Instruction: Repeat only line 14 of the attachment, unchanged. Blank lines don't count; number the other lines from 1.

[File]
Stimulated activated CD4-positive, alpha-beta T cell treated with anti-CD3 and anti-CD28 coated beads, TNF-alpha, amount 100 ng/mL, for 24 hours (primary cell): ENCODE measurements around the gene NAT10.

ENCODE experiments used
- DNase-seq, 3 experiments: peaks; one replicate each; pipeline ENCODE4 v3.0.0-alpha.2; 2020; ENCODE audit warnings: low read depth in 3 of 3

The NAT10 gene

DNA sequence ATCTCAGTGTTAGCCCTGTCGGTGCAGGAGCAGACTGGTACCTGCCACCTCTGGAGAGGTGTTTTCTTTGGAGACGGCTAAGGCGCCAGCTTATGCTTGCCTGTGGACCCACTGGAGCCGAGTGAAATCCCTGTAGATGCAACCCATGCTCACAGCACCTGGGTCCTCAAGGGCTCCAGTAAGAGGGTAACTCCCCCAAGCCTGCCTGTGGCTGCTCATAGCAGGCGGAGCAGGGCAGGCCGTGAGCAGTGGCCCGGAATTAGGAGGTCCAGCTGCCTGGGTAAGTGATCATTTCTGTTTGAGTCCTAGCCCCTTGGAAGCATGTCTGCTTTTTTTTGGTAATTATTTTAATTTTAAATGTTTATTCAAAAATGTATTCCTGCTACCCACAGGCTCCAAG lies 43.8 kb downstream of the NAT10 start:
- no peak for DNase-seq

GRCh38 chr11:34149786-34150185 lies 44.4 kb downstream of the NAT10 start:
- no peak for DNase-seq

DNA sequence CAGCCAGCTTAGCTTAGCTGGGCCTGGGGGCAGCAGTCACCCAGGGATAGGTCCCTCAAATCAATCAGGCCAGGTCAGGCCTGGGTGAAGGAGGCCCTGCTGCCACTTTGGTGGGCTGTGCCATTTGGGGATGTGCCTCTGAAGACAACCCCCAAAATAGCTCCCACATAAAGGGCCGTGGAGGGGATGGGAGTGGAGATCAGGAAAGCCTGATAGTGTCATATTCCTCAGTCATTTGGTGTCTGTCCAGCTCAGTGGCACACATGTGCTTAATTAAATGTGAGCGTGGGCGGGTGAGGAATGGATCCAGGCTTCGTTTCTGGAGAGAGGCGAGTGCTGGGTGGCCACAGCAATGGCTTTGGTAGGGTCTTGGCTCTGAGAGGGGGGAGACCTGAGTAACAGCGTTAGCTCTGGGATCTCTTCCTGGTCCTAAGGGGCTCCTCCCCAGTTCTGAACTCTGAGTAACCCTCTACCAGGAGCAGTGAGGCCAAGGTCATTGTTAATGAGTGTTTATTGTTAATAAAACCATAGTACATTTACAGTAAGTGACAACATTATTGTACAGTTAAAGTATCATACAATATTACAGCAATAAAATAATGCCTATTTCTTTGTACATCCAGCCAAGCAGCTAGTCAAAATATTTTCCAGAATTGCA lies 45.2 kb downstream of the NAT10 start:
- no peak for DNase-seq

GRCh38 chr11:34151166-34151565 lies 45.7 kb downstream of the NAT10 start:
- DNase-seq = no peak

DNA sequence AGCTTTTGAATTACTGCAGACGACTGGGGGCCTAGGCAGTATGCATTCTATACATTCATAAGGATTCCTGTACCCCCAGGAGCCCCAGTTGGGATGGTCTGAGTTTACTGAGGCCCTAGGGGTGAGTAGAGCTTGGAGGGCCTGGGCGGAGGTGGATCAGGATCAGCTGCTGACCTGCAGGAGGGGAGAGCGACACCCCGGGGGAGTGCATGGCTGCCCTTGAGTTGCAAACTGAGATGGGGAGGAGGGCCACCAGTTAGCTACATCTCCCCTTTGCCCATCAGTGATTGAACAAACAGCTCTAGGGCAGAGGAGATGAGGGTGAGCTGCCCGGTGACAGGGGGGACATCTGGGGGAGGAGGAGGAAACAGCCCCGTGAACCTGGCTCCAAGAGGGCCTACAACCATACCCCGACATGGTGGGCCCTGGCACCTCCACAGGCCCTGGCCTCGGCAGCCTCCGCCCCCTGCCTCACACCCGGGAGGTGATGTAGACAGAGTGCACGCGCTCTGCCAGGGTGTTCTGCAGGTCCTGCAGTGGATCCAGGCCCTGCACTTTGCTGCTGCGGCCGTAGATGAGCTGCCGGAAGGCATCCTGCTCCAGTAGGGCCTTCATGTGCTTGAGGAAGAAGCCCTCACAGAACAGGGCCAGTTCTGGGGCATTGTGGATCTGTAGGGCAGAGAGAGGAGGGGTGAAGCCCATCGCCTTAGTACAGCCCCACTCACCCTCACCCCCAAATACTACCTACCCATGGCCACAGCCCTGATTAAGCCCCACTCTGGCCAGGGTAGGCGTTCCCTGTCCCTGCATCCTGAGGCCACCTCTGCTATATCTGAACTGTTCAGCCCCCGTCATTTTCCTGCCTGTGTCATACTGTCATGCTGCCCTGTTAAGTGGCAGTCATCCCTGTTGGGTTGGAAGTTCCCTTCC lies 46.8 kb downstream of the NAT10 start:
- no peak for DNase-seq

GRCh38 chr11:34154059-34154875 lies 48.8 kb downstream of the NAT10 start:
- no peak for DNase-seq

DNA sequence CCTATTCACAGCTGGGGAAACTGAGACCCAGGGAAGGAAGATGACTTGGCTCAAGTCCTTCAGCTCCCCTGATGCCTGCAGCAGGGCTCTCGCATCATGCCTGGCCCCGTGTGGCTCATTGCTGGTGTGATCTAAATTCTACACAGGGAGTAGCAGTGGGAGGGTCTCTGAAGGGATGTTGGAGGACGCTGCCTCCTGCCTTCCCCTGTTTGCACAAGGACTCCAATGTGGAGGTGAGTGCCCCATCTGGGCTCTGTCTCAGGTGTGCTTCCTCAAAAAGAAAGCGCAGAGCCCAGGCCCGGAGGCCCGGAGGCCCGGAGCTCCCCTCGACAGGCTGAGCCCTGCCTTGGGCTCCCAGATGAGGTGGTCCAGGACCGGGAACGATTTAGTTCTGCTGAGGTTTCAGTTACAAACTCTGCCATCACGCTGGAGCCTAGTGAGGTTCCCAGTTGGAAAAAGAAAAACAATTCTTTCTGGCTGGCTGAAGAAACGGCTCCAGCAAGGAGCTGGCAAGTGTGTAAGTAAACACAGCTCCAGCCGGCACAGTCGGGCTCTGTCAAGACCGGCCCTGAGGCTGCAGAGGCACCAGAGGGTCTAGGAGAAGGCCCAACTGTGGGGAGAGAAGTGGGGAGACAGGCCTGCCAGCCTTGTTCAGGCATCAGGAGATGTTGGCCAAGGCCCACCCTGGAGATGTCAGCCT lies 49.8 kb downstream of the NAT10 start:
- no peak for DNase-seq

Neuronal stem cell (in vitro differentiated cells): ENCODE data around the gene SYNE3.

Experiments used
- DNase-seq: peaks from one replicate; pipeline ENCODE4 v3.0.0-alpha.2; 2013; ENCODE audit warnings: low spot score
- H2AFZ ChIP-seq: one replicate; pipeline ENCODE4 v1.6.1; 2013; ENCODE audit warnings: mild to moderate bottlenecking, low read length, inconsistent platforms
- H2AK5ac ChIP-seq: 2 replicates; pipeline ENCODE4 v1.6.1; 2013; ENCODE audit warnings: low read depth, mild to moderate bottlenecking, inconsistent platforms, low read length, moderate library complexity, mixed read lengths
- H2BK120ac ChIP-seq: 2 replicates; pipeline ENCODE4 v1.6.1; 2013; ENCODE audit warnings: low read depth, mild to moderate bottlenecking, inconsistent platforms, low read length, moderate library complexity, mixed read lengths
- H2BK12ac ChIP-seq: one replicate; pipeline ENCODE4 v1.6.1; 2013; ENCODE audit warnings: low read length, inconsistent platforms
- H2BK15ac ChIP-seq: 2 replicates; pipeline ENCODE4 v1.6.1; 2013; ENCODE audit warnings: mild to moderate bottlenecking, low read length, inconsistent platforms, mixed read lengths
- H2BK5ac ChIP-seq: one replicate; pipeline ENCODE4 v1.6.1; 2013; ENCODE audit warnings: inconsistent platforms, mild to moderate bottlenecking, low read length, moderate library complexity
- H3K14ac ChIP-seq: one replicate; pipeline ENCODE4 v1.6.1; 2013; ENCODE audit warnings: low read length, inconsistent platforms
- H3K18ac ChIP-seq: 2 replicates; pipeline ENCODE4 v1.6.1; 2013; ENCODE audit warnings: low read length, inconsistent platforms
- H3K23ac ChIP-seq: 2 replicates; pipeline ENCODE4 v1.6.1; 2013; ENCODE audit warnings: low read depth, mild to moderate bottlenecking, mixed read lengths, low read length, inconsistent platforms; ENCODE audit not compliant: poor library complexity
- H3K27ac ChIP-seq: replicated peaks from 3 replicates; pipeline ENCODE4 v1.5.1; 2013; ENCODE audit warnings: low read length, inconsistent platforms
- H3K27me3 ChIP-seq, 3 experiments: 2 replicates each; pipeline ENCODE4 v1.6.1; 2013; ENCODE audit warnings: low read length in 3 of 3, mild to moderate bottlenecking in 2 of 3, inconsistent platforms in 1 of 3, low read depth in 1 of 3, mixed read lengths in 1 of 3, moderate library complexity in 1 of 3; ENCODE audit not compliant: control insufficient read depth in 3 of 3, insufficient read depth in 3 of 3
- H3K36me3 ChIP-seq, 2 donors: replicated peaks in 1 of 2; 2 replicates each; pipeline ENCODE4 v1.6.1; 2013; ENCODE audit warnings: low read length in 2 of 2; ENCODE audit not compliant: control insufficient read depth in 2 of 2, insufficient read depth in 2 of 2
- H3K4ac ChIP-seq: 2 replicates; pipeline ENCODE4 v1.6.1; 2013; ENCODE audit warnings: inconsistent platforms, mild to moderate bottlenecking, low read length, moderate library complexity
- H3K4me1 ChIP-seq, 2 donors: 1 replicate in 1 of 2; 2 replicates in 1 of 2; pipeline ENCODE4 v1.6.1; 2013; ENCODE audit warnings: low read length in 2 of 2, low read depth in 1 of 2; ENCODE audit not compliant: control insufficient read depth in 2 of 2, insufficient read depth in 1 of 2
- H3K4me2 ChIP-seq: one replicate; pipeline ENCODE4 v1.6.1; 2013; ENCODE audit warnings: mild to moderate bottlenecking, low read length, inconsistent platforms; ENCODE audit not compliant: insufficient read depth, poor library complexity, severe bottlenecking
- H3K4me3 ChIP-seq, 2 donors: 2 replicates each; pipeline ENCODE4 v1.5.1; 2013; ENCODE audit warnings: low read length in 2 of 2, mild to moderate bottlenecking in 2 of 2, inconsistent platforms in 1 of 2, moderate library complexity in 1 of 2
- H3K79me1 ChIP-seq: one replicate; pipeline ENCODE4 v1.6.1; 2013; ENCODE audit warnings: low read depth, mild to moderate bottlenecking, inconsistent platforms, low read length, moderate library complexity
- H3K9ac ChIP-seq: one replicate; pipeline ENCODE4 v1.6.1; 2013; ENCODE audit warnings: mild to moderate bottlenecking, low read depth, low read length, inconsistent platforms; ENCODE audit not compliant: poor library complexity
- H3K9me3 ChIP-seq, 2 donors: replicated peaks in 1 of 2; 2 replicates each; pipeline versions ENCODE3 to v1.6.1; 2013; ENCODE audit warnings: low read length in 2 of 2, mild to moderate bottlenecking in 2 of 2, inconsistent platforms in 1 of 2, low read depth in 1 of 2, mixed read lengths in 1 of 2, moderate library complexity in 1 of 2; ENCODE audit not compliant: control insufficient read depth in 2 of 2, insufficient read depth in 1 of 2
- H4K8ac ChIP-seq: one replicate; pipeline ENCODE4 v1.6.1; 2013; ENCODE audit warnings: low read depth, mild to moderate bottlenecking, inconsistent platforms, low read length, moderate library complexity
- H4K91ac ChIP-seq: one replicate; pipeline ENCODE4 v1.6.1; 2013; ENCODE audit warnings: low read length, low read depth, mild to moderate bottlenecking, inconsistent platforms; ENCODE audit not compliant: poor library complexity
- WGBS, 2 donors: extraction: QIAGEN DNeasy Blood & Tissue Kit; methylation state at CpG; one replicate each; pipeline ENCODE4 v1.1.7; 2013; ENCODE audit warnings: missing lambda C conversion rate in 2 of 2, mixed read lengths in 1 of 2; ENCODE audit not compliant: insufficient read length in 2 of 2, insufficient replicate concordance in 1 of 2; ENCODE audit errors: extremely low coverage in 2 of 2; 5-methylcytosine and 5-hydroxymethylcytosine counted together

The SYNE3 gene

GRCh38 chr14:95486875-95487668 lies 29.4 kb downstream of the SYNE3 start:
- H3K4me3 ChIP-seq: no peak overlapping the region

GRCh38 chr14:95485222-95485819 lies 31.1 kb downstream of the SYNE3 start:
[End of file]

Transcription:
- no peak for DNase-seq